OP-ED: Why renewal of Rent Law is not enough

Stuyvesant Town tenants Arlene Dabreo and Marina Metalios were among hundreds protesting Airbnb outside City Hall before  a legnthy hearing attended by Airbnb execs, hosts who use the service, tenants and politicians. (Photo by Sabina Mollot)

Stuyvesant Town resident Marina Metalios (right) with neighbor Arlene Dabreo pictured at an anti-Airbnb rally earlier this year (Photo by Sabina Mollot)

By Marina Metalios

Our rent laws expire on June 15, 2015. At the last ST/PCV Building Leader meeting in February, we discussed what is at stake. Guest speaker Michael McKee (treasurer, Tenants PAC) explained that if we cannot reduce the phase-out of protections this year it may be too late to do so at the next renewal. The real estate lobby is quite content on a “straight extender” this June because the rent laws as currently written are doing exactly what the real estate lobby scripted.

The combo in the current laws of legal rent increases from individual apartment improvements and MCIs and vacancy destabilization are doing yeoman’s work for the real estate lobby. Simply put: Our current laws contain the seeds of their own destruction. Consider this proof: In our last renewal in 2011 the tenant movement wanted a three-year extender only (to get a renewal in the politically advantageous election year of 2014).

But the real estate lobby wanted a 14-year extender, to 2025! A 14-year extender would have rewarded the real estate lobby richly with minimal exertion. During this time the landlords would have waited patiently, their deregulation plans successfully on auto-pilot. By 2025, so few units would have remained rent-protected that the lobby would have won just by waiting it out. If not “won” outright they would be close enough to order champagne.

Strengthening our rental protections is detailed in the nine-point “Tenant Legislative Platform” of the Real Rent Reform (R3) Campaign and Alliance for Tenant Power (ATP). For more information visit the website.

Of them, the first and #1 most important demand is to repeal vacancy destabilization. (Of the others, the ones which are compelling to our community are repealing the automatic 20 percent vacancy bonus, making MCIs temporary, making preferential rents the base for a rent increase and tightening individual apartment improvement increase calculations.)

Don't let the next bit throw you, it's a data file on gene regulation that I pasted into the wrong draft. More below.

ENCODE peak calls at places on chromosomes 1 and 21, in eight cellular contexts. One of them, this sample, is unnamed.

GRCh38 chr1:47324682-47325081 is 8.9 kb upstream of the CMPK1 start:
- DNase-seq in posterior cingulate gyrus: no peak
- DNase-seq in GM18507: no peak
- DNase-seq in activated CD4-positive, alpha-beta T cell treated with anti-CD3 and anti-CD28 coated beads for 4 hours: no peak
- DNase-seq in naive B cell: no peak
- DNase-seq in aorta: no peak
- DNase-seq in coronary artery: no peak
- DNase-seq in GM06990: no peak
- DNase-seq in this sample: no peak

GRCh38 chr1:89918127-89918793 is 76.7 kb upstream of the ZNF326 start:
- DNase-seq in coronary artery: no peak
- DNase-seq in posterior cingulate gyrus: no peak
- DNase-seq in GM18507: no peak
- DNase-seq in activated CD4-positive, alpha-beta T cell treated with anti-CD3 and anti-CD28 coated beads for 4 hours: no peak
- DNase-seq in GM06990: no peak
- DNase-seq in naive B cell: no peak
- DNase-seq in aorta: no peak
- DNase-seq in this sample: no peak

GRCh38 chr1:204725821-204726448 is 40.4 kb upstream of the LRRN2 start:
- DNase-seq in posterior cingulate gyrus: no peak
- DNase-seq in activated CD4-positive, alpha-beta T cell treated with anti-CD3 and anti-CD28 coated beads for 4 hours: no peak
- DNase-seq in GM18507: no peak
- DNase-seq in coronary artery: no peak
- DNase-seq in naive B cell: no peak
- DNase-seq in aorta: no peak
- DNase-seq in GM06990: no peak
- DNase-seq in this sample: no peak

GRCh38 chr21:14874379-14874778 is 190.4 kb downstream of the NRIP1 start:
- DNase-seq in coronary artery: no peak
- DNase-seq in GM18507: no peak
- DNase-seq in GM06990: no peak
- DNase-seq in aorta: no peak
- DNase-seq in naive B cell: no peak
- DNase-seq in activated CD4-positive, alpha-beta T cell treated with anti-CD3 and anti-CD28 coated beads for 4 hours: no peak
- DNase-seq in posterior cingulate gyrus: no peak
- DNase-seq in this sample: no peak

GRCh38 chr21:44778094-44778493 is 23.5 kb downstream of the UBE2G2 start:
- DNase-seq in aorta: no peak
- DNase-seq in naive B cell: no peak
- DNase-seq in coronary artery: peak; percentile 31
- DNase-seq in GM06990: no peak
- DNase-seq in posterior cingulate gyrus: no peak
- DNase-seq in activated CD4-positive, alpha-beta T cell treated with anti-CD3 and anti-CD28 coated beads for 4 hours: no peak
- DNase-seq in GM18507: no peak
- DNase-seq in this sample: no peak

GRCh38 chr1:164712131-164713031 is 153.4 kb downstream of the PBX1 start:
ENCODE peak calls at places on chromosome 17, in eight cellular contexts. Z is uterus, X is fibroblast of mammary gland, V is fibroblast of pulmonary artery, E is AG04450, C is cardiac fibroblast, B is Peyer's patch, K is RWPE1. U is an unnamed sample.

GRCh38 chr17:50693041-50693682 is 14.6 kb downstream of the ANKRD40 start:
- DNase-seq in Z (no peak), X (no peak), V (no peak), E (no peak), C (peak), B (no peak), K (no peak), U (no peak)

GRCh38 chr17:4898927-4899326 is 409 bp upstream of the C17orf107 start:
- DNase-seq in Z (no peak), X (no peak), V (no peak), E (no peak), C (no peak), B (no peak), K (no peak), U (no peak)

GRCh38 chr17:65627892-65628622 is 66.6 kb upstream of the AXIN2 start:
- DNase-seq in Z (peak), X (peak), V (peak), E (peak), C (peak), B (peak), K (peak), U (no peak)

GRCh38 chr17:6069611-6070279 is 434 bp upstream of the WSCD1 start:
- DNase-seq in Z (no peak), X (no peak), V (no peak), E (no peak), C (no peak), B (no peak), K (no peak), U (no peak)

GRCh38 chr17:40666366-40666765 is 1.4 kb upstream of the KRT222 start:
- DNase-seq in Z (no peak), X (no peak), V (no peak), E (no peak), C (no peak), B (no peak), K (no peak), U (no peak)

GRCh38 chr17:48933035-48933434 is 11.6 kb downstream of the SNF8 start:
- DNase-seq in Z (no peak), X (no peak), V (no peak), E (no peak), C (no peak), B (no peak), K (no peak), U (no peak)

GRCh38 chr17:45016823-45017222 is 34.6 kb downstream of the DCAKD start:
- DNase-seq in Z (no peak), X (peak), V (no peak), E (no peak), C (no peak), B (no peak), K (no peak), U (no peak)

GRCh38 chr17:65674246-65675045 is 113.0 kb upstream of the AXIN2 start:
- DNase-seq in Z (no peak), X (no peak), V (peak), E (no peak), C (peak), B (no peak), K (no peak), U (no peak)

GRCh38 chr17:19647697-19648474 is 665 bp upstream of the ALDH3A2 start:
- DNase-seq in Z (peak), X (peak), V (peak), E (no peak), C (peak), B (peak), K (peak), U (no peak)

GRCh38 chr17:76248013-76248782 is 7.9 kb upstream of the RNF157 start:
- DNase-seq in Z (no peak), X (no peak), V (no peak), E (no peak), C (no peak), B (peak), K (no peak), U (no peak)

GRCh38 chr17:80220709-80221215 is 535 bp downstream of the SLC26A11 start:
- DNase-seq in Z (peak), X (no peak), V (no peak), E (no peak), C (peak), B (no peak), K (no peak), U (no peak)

You may say this list is familiar. Yes, we still need to expand tenant protections, despite the 2011 renewal. I say “despite” because the 2011 renewal was technically the first since the 80s (approximately) during which the rent laws were not shrunk further. Cuomo made a huge gigantic broo-ha-ha deal about his (puny) expansions to our tenant protections in 2011. He strutted about the improvements he engineered that year. But let them be cautionary: the 2011 expansions to the rent laws are almost imperceptible and Cuomo prodigiously fund-raised from real estate during both his elections. In his 2014 re-election he raised more money from landlords than even the Senate Republicans and seven of his 10 biggest donors were landlords or developers.

So we need strengthened rent laws this June and Cuomo cannot be counted on for palpable help and the NYS Senate is hostile. This leaves the Assembly as our pressure point.

This renewal will be different in Albany however in that it is the first in over 20 years without Sheldon Silver as Speaker. Carl Heastie is the new Assembly Speaker and, while untested, the initial reviews of his position on tenants is promising. You may have read that in early February, he met with Mayor de Blasio and some regulated Brooklyn tenants and said that strengthening the rent laws is “our number one priority.”